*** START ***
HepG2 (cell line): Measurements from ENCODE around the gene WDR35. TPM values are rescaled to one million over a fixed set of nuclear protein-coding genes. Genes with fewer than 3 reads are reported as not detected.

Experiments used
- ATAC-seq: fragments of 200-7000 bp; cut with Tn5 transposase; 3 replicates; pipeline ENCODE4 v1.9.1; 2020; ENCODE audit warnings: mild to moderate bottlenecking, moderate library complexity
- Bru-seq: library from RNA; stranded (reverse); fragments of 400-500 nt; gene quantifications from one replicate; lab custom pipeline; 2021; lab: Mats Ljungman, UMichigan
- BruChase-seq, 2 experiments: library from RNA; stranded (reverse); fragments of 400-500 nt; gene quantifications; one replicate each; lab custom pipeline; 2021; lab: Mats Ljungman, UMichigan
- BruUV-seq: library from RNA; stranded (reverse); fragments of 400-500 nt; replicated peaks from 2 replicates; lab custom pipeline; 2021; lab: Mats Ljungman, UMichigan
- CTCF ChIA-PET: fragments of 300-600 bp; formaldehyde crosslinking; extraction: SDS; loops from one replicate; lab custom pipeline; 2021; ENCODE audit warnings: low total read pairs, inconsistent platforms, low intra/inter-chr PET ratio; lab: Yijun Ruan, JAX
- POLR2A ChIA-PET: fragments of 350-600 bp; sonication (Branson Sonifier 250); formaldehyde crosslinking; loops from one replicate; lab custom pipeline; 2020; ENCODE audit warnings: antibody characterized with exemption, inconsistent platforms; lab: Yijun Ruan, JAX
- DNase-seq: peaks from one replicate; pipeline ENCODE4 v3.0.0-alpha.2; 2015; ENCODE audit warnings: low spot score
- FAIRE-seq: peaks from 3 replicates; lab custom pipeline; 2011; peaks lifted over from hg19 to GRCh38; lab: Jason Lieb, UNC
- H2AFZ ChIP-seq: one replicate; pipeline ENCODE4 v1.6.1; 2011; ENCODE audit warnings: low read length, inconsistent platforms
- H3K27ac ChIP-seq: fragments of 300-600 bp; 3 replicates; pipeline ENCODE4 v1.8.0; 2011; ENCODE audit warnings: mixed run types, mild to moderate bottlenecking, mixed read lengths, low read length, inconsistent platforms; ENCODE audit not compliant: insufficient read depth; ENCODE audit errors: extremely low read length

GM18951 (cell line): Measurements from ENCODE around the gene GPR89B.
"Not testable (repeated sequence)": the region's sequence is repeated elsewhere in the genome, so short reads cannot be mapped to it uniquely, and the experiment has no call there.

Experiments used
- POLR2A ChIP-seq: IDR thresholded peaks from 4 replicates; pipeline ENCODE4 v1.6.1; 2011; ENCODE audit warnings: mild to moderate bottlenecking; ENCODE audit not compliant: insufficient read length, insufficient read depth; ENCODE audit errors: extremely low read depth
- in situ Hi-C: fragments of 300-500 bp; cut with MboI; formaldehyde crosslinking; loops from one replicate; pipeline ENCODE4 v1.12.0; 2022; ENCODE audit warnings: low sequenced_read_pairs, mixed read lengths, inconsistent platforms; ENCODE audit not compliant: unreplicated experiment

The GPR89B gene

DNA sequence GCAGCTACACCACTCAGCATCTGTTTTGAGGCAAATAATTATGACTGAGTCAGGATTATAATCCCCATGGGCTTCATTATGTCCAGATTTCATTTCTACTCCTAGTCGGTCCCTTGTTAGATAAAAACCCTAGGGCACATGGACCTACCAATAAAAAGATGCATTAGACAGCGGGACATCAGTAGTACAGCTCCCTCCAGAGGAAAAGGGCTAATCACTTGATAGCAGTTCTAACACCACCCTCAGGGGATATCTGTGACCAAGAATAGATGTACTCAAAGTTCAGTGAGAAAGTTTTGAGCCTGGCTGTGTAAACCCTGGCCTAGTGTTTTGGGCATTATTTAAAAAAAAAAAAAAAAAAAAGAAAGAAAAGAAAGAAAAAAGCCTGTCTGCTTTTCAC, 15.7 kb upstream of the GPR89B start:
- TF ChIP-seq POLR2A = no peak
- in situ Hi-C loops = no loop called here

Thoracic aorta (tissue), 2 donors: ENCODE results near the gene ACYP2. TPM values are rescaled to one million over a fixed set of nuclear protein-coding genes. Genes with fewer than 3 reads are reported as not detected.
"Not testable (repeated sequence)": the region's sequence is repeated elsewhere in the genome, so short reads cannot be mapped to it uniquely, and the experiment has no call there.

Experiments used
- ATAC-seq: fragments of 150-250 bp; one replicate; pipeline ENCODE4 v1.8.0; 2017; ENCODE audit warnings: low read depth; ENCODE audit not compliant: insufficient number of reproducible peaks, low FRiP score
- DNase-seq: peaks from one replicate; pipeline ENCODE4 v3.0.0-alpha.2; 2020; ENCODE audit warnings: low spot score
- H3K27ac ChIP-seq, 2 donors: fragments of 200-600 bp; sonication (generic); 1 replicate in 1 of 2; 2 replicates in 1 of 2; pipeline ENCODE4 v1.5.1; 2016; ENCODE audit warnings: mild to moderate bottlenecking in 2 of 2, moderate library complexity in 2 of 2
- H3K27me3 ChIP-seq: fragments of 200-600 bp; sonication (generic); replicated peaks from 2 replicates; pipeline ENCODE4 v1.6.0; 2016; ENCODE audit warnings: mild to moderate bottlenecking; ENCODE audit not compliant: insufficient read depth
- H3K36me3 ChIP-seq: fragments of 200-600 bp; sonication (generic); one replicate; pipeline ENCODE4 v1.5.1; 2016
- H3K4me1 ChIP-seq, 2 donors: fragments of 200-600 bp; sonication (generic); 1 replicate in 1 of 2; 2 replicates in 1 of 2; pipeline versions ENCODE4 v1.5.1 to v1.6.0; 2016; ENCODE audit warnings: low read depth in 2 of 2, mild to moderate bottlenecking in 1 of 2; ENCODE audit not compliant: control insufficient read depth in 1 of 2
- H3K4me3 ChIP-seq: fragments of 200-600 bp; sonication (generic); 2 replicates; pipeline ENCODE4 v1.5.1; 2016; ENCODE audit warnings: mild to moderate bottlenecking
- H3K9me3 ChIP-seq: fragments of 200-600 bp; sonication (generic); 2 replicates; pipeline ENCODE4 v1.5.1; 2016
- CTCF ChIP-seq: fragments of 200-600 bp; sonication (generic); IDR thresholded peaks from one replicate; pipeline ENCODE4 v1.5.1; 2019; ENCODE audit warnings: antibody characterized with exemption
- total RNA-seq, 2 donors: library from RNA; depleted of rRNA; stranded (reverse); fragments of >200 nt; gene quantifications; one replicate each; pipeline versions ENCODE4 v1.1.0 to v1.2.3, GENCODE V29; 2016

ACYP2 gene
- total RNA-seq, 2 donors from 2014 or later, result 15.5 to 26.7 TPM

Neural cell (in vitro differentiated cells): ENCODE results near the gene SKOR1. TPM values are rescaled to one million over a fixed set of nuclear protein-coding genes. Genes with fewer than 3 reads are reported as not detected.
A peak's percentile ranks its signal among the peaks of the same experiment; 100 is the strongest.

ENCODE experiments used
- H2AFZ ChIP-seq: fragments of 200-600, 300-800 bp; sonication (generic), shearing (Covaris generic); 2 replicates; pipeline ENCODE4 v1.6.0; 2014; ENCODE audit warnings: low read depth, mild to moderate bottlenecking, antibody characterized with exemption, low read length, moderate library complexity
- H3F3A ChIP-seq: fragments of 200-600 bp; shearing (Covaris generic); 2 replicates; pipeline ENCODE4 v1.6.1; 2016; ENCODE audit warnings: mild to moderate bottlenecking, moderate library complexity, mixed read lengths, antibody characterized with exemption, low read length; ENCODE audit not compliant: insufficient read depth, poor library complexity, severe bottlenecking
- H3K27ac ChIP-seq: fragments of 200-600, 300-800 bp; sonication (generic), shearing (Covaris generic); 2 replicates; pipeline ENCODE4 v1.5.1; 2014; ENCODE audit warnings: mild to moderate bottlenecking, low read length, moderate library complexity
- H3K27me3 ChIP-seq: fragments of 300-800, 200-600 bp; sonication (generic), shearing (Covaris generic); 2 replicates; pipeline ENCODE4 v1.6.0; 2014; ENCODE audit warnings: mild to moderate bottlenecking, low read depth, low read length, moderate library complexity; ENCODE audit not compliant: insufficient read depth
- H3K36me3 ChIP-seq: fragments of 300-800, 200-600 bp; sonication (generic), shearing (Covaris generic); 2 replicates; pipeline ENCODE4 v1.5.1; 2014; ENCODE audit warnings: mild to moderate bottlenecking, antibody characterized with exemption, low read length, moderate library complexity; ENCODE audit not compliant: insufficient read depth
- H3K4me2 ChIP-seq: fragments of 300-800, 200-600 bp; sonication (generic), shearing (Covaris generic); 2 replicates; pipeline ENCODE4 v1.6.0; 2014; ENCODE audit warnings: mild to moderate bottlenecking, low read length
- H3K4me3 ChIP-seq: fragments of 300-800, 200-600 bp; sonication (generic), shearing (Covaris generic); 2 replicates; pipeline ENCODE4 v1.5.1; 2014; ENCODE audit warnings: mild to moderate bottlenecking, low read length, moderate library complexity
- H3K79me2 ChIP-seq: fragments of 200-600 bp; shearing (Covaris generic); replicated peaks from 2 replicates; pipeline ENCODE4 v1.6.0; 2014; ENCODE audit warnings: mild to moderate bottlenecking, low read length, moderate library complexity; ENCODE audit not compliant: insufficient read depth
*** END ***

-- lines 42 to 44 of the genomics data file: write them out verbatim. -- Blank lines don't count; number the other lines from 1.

- H3K27ac ChIP-seq: fragments of 200-600, 300-800 bp; sonication (generic), shearing (Covaris generic); 2 replicates; pipeline ENCODE4 v1.5.1; 2014; ENCODE audit warnings: mild to moderate bottlenecking, low read length, moderate library complexity
- H3K27me3 ChIP-seq: fragments of 300-800, 200-600 bp; sonication (generic), shearing (Covaris generic); 2 replicates; pipeline ENCODE4 v1.6.0; 2014; ENCODE audit warnings: mild to moderate bottlenecking, low read depth, low read length, moderate library complexity; ENCODE audit not compliant: insufficient read depth
- H3K36me3 ChIP-seq: fragments of 300-800, 200-600 bp; sonication (generic), shearing (Covaris generic); 2 replicates; pipeline ENCODE4 v1.5.1; 2014; ENCODE audit warnings: mild to moderate bottlenecking, antibody characterized with exemption, low read length, moderate library complexity; ENCODE audit not compliant: insufficient read depth